On both PC and Mac computers there is a safe way to may sure you don’t corrupt your data.. PC instructions here from Microsoft:
Safely remove devices from your computer
If you unplug a storage device or removable drive from your computer while it’s transferring or saving information, you might risk losing some information. Windows provides a way to help you safely remove such devices.
Most USB devices can safely be unplugged and removed. When unplugging storage devices, such as USB flash drives or external hard drives, make sure that the computer has finished saving any information to the device before removing it. If the device has a small light that shows when it’s use, wait a few seconds after the light has finished flashing before unplugging it.
If you see the Safely Remove Hardware icon in the notification area, at the far right of the taskbar, you can use this as an indication that your devices have finished all operations in progress and are ready to be removed. If you don’t see the Safely Remove Hardware icon, click the Show hidden icons button to display all icons in the notification area.
To safely remove a certain device, click the Safely Remove Hardware icon , and then, in the list of devices, click the device that you want to remove. Windows will display a notification telling you it’s safe to remove the device.
On a Mac, right click the drive and chose eject, OR drag the drive to the trash. It is in the menu if the drive is selected also, as shown here:
Another quick tip for anyone who didn’t know already. If you want to separate one the tabs you have open in your browser into a separate window, just grab the tab and pull it out of the browser window and it will make it’s own. This is especially handy for those who have multiple monitors who would like to leave one things open all the time while they do other things in the browser.
Excellent question. The official answer is Internet Explorer 11. Extensive testing however, shows the current Google Chrome works pretty much flawlessly for the email system as well. Firefox, Safari, and various other browsers have been very poor.
If you have an older PC running Windows XP (or Vista) you are not going to have the best email experience with IE, because your browser is old. Google chrome will still perform well on most of those systems but not all.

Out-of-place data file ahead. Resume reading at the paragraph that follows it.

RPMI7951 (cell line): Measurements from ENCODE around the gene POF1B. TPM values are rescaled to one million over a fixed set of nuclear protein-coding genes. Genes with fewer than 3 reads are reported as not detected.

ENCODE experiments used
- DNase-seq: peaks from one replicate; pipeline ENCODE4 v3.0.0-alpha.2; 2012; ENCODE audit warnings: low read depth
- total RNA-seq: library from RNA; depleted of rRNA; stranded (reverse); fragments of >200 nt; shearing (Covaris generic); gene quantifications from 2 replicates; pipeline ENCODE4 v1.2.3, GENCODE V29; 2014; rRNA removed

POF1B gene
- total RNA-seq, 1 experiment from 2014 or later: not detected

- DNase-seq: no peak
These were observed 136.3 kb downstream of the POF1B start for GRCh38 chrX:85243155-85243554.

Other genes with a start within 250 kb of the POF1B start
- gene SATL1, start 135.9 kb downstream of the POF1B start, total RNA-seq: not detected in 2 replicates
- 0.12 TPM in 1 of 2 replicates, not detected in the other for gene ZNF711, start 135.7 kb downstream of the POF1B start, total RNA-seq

If you don’t have Chrome and would like it you can download it here:
http://google.com/chrome, choose download from the top. As with any download, read the dialogues that appear and uncheck extra junk (like making yahoo your start page, or adding the ask toolbar)
On Tuesday, February 23rd, 2016, all Eppley faculty, staff and student Outlook email accounts are scheduled to be moved from the UNMC premises to a cloud hosted by Microsoft. The migration is scheduled to start at 1:00 am and complete by 4:00 am. It should be complete when you come in to work on, February 23rd.
On Your Desktop: With the email move to cloud, you will no longer use https://owa.unmc.edu to access email from off-campus. You will be able to access email by going to http://365.unmc.edu
On Your Mobile Device: You will need to delete your current profile (email setup) and set it up again with new information. The information and instructions on how to set up your UNMC Outlook Email on your mobile device can be found at à [Instruction for Mobile] [Video].
Off Campus Email access With the email move to cloud, you will no longer use https://secure.unmc.edu/unmc to access email from off-campus. There is no need for VPN. You will be able to access email by going to http://365.unmc.edu
With the move you will
1) Receive 28 GB of email storage (an increase from the current 2 GB)
2) Be able to add more than 2 mobile devices (up to 100 devices)
3) Be able to access email from Office 365
There are a number of phishing scams coming to our inboxes these days. The emails below is just a couple of examples. The page you get when you click on the link is a page made to look legitimate that steals your ID, password, and whatever else you might be foolish enough to type in. Don’t do it!
For some other considerations re screen choices you can visit RichterScale’s article here.
In order to make your slides fit the device you are presenting on and eliminate letterboxing issues like the ones shown here, you need to change the ratio of height to width on the slides to an appropriate value. Changing this setting before putting a presentation together would save labor obviously but it isn’t always possible to know ahead of time where a presentation is going to be used.
Widescreen devices are typically 16:9 including most newer TV’s and projectors. 1080p (1920×1080) is a popular size and simple math tells us that it is a 6:9 format
1920 / 16 * 9 = 1080
Other devices, such as older projectors and televisions are still in the older 4:3 ratio. Many 21″ monitors and most tube type televisions fall into this category. 1600×1200 is popular resolution
1600 / 4 * 3 = 1200
In PowerPoint, you should change your slides to be the proper ratio. How to do this depends on the version. In PowerPoint 2013, click the Design tab, and over to the right, select Slide Size and you will see the ratio choices. In older versions, this is found under File, Page Setup instead. For more tips on using the latest Microsoft office apps, see the guides here. Help with preparing slides for publication? See the blog entry here.